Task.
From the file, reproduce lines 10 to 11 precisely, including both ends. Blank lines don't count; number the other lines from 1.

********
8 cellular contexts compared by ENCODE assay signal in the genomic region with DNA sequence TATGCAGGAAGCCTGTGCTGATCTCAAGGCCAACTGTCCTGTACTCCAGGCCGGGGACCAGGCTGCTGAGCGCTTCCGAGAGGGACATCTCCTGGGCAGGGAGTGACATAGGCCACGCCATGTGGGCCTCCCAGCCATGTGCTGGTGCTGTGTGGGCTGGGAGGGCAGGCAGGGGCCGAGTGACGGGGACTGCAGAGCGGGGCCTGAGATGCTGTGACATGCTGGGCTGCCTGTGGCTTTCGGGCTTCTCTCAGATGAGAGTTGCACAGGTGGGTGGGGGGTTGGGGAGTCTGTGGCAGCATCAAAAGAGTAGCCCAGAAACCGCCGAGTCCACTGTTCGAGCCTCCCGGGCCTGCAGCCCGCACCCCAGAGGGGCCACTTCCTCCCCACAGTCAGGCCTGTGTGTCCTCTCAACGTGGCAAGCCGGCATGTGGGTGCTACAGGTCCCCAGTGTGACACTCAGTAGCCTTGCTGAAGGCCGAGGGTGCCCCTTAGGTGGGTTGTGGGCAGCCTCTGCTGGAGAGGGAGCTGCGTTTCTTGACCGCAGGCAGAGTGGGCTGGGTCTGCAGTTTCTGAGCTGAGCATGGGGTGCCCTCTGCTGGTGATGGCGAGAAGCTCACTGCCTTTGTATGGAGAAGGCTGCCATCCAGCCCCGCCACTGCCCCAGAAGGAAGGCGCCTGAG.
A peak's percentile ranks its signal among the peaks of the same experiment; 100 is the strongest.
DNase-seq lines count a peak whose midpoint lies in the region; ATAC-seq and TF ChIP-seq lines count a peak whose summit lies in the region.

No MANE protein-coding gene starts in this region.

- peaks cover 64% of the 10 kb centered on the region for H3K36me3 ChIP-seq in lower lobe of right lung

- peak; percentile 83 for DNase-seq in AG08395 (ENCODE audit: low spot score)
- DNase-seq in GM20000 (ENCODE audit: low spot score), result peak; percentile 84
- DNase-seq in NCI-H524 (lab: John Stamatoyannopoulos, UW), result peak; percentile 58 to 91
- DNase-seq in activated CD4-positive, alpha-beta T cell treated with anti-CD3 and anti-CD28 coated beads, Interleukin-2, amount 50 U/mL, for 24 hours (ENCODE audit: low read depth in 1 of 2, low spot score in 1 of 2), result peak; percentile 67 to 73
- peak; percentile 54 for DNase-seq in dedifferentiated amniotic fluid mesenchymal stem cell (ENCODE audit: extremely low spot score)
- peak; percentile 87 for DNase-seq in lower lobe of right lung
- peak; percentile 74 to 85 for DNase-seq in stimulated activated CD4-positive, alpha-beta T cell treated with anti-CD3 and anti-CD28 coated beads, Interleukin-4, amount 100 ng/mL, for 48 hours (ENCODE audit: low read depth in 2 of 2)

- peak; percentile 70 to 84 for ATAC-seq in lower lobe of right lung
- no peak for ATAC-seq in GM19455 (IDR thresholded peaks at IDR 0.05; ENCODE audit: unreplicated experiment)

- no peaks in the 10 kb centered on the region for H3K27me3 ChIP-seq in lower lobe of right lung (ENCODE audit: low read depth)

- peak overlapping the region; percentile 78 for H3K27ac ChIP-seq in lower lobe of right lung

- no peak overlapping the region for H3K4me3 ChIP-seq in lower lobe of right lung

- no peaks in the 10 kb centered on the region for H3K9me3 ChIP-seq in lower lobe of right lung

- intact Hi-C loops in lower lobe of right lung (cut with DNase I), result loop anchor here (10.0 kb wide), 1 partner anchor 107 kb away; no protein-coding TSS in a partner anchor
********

- peak; percentile 54 for DNase-seq in dedifferentiated amniotic fluid mesenchymal stem cell (ENCODE audit: extremely low spot score)
- peak; percentile 87 for DNase-seq in lower lobe of right lung